SizeUp crunches down big city data

Your municipality has a ton of data you could use in your business. SizeUp takes a stab and making it readable.

Rafe Needleman Former Editor at Large
Rafe Needleman reviews mobile apps and products for fun, and picks startups apart when he gets bored. He has evaluated thousands of new companies, most of which have since gone out of business.
Rafe Needleman
Compare your shoe store to others with SizeUp. Rafe Needleman/CNET

The business intelligence company SizeUp looks like it could offer an extremely useful service for small businesses. It takes a city or business district's publicly-available data, and presents it in super-clear ways for small businesses that could use the intelligence.

The demo at the TechCrunch Disrupt conference was compelling. An imaginary shoe store business owner could see where his competitors were located, how his business metrics compared to other stores, demographics of neighborhoods for opening new stores, and other data. All the data comes from public records. SizeUp does a fantastic job of processing and presenting the data in smart and clear words and pictures.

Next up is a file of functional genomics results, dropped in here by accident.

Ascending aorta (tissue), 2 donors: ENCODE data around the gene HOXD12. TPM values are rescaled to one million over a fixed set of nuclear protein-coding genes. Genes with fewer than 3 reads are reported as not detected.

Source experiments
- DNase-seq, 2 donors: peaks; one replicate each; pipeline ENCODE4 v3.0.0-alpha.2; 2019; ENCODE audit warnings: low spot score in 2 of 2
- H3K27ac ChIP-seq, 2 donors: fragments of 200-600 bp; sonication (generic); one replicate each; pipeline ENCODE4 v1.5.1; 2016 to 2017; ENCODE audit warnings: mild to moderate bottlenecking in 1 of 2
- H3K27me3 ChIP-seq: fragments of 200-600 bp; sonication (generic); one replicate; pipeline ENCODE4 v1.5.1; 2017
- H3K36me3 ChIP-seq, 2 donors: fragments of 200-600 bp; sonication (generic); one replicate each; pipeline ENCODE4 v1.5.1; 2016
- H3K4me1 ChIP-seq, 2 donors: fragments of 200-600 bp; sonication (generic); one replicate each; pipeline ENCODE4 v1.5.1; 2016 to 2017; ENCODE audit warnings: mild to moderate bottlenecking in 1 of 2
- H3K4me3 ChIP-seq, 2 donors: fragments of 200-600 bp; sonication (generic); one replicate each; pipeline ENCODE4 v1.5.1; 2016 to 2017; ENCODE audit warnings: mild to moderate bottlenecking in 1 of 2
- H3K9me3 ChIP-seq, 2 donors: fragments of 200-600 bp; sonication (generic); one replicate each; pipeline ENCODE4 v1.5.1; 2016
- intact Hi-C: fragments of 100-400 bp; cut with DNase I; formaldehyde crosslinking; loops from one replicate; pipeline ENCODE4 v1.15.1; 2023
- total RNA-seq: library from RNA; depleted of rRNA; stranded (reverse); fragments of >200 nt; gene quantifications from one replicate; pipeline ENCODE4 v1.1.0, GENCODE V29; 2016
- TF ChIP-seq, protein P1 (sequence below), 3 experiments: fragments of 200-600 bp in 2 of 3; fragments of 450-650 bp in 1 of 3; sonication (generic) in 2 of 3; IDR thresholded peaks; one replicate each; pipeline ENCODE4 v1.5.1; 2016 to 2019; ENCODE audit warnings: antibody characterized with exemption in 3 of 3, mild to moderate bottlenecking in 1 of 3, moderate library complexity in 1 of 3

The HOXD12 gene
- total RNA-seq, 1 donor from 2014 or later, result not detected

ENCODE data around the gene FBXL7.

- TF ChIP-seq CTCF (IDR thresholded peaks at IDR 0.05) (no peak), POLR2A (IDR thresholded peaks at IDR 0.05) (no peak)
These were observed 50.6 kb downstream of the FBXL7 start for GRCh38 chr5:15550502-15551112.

The data source--public information--is SizeUp's greatest strength and its biggest weakness. If your business is traditional (a shoe store, a restaurant) the chances are good that your local public records have a category for you and you'll be able to find very good comps and relevant data. But if you're working in a cutting-edge field (in my test, I imagined myself a UI designer), your locality probably doesn't have a code for that line of business, and it's going to be hard to get completely relevant data.

But I like what SizeUp is about here. Like Wolfram Alpha, this business represents an emerging opportunity: mining existing rich data sets and giving real humans access to intelligence from them. Next week's Strata conference in New York is all about this trend.